Santa Rosa, Calif., (April 17, 2017) – This spring, the 100th California Naturalist class is being offered in Sonoma County – the very same county where we first piloted the curriculum. The UC Agriculture and Natural Resources California Naturalist Program is designed to introduce Californians to the wonders of our unique ecology and engage the public in study and stewardship of California’s natural communities. The program mission is to foster a diverse community of naturalists and promote stewardship of California’s natural resources through education and service. California Naturalist certification courses combine classroom and field experience in science, problem-solving, communication training and community service. Students are taught by an instructor and team of experts who are affiliated with the University of California, local nature-based centers, community colleges, land trusts, or natural resource focused agencies such as California State Parks and cooperating “friends groups.”
What inspired the first California Naturalist class? Georgia, Florida, Texas and 22 other states have Master Naturalist-like programs, so why not California? After all, California is a global biodiversity hotspot filled with nature enthusiasts. It took a volunteer, Julia Fetherston, to get excited about the potential for a California program before our director Adina Merenlender was convinced to attend the 2005 National Master Naturalist Annual Conference in Estes Park, Colo. She was impressed with the impact these programs were having and decided to see what we could do in the Golden State. A good deal of effort followed to advance the cause within UC, secure grant funding, write the California Naturalist Handbook, develop ways to work with organizations across the state, and build a team to run California Naturalist. In 2012, we officially launched the program with five intrepid institutional partners (Santa Rosa Junior College/Pepperwood Foundation, Pacific Grove Museum of Natural History, UC Santa Cruz Arboretum, UC Berkeley Sagehen Creek Field Station, and Santa Barbara Botanical Garden). Four years later California Naturalist received Program of the Year from the national network, the Alliance of Natural Resource Outreach and Service Programs.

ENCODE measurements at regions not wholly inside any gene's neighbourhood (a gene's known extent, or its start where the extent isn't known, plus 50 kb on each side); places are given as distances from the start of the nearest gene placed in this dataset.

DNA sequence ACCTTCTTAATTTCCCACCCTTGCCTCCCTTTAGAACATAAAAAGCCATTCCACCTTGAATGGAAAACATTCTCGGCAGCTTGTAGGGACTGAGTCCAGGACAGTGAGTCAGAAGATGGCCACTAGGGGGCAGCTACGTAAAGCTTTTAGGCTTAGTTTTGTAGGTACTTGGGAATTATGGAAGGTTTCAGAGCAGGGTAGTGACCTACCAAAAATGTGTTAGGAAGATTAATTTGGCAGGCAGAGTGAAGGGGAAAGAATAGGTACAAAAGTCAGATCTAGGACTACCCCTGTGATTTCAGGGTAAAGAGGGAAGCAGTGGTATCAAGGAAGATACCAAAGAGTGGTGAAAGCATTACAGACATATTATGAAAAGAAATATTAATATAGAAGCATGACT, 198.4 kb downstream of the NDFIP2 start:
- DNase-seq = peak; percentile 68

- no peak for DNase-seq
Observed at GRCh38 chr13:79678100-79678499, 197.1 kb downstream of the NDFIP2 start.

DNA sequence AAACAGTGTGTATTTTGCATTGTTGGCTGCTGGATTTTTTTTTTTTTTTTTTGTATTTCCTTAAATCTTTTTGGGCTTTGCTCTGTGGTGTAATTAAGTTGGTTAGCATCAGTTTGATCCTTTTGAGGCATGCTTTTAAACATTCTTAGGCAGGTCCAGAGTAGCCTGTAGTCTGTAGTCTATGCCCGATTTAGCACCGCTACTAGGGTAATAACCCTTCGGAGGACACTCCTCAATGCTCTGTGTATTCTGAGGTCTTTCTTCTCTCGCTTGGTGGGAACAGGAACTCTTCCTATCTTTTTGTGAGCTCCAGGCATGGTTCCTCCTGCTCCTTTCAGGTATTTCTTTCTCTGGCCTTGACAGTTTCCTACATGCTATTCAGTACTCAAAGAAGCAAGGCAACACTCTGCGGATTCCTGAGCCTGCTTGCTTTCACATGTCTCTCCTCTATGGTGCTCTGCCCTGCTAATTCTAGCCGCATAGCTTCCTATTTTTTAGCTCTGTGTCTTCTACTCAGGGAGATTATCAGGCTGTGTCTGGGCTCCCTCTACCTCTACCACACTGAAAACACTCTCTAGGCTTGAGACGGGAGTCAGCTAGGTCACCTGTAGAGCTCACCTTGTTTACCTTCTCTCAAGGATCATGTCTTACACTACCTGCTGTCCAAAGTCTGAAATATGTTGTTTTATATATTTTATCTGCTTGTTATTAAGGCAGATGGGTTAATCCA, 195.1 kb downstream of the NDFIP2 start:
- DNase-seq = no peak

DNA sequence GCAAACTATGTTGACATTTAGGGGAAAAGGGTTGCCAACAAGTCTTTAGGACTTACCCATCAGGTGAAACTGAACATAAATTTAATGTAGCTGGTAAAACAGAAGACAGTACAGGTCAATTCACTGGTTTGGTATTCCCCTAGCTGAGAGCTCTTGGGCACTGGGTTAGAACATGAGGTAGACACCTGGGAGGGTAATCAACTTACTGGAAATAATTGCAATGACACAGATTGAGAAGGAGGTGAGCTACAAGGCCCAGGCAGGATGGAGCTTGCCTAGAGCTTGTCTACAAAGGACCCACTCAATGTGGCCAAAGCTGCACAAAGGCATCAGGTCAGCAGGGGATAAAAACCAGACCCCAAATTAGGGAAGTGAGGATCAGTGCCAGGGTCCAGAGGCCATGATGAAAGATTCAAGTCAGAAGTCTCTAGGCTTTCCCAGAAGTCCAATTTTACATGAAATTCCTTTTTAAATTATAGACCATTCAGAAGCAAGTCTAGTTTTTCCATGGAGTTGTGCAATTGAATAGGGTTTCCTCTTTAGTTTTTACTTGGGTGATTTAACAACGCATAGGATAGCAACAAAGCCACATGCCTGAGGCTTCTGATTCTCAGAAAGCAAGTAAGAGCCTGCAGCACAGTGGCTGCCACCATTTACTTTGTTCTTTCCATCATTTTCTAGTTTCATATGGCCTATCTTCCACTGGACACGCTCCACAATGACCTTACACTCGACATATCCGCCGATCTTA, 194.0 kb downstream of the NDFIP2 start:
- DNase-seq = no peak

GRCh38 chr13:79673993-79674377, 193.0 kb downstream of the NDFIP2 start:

The 100th California Naturalist class is being offered at Stewards of the Coast and Redwood this spring. Stewards of the Coast and Redwoods is a non-profit, environmental and interpretive organization that works in partnership with California State Parks in the Russian River Sector of the Sonoma Mendocino Coast District to support volunteer, education and stewardship programs. Participants in this year’s spring class have worked hard on a wide range of capstone projects, including multiple wildlife monitoring citizen science projects, improving fish habitat in the watershed, and creating educational materials on ticks, wetland birds, water quality and more. Co-instructors Meghan Walla-Murphy and David Berman have been teaching California Naturalist courses since 2013, first with Occidental Arts and Ecology Center and now with Stewards. Meghan is the author of Fishing on the Russian River and a well-respected wildlife tracker whose workshops are not to be missed. David is an extraordinary environmental educator, watershed expert, and Project Wild facilitator with the Sonoma County Water Agency.
Now that we have 100 classes under our belt, oh, the places we can go! California Naturalist is a community of practice started deliberately with the goal of gaining natural history knowledge. We are working on releasing a citizen science challenge to provide an opportunity for California Naturalists to discover more about California’s ecosystems – Discovery!
Surveys show that California Naturalists feel more empowered to address environmental challenges after their training and knowing they can lean on their fellow naturalists. We would like to know more about how California Naturalists are participating in civic engagement. With a new volunteer management system on the horizon, we plan to learn more about the many ways Naturalists are becoming involved in issues that affect their communities. – Action!
In particular, what activities are Naturalists doing that will help communities and natural ecosystems be more resilient to climate change – improving habitat connectivity, restoring riparian areas, or pre/post fire management? We are looking for support to start an advanced training aimed at helping today’s climate stewards learn more about climate science and adaptation to support their efforts on climate-wise – Stewardship!
Congratulations to the graduates of the 100th California Naturalist class and all those who went before you.